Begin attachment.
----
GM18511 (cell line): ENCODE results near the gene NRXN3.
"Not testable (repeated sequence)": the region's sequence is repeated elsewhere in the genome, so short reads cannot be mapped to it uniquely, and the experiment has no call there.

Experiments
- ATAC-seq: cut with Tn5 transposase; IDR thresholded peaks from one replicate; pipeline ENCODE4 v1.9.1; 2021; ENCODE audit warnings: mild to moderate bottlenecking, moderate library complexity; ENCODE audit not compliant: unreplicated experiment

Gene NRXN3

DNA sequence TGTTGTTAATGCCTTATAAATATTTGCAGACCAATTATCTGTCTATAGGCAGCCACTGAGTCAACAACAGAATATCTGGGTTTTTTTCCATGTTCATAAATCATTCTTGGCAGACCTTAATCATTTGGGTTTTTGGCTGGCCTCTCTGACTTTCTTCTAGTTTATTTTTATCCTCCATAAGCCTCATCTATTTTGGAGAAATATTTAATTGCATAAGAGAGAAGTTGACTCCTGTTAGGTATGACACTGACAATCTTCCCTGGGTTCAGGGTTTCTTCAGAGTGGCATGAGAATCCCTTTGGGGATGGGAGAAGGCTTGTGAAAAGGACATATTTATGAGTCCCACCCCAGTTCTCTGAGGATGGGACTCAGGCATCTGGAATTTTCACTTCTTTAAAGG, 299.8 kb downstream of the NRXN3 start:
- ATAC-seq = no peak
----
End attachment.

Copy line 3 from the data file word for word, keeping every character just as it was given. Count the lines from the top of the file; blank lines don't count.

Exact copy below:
Experiments